Wouter de Vries MA
Area(s) of interest: Art History, Early Modern History, History & Philosophy of Science and Technology, Visual Culture
Imagining Earth. Prints as Evidence in Natural Philosophical Discourse, 1650-1750
VU University Amsterdam
Promotor(es): Prof. dr. Inger Leemans, Prof. dr. Reinier Munk, Prof. dr. Fokko Jan Dijksterhuis
Aanstelling: vanaf september 2017
This PhD-project analyses the use of prints in research on the history of the Earth, between 1650 and 1750. Topics such as the Creation and the Deluge were highly debated by natural philosophers as well as by historians and theologians. Images came to play an important role in publications on this topic, as scholars aimed to make the invisible visible and depict that which cannot otherwise be witnessed. Scholars, engravers and publishers such as Willem Goeree, Thomas Burnet and Pieter de Hondt experimented with the use of prints both to elucidate their points as to serve as evidence for their claims. For not only did the amount and intended function of images change, their mode of representation changed as well: what appear to be ‘allegorical’ representations are replaced by seemingly more ‘realistic’ scenes over the course of the seventeenth century.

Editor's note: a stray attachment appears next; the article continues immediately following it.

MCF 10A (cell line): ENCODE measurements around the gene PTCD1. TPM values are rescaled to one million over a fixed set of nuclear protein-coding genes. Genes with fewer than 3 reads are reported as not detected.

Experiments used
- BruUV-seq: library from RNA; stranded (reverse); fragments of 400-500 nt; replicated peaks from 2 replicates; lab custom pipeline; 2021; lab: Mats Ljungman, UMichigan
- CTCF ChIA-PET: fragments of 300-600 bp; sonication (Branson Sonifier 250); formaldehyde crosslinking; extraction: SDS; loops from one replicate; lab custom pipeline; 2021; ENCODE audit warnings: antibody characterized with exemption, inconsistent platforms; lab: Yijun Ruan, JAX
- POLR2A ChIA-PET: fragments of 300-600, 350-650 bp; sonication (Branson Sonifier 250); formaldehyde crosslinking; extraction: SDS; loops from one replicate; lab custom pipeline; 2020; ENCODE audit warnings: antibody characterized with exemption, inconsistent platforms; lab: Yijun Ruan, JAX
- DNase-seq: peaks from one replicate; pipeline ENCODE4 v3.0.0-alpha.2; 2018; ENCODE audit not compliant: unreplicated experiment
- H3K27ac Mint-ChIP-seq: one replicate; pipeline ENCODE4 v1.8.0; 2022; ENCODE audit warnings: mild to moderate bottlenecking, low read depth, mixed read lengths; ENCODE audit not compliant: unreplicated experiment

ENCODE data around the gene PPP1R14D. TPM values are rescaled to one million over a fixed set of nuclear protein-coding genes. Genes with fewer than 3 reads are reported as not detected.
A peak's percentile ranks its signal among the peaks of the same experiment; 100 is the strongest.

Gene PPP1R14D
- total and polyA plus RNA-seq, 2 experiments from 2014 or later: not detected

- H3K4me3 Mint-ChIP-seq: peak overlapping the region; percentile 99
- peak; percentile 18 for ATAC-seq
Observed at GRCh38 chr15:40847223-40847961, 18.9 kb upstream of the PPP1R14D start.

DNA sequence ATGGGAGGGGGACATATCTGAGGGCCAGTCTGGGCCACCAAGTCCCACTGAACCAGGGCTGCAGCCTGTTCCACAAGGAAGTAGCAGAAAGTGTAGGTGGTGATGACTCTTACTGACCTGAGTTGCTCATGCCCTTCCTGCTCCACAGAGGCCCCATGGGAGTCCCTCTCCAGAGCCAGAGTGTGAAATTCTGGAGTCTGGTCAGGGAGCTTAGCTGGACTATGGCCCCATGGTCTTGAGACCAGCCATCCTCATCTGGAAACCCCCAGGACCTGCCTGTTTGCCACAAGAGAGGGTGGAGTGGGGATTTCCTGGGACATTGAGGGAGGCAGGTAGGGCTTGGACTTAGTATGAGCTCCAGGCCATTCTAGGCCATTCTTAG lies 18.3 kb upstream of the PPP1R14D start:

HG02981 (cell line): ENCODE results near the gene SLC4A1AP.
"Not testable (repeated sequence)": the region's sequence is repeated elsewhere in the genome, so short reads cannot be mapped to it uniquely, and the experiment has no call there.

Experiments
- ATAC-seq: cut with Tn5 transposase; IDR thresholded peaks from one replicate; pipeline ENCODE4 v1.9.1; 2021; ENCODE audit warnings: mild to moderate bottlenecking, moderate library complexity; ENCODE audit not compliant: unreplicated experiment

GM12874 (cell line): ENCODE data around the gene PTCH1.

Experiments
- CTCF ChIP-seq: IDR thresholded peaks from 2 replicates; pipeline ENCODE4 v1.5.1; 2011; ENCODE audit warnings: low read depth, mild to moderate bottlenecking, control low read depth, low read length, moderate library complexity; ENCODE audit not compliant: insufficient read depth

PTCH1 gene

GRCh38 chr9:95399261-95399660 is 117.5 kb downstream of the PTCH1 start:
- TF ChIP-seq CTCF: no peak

This project aims to map developments in the representation of the earth in natural philosophical, theological and historical discourse, in order to investigate how prints and the visualization of ideas came to play a central role in the practice of science and scholarship. It moves beyond a conception of prints as mere visualizations or carriers of knowledge, claiming that prints and visualization came to lie at the heart of the natural philosophic process on this topic. The study combines art-historical, historical and philosophical theories to research the historical representation and understanding of the earth, while simultaneously providing innovative insights and methodologies for studying the history of knowledge, prints and images.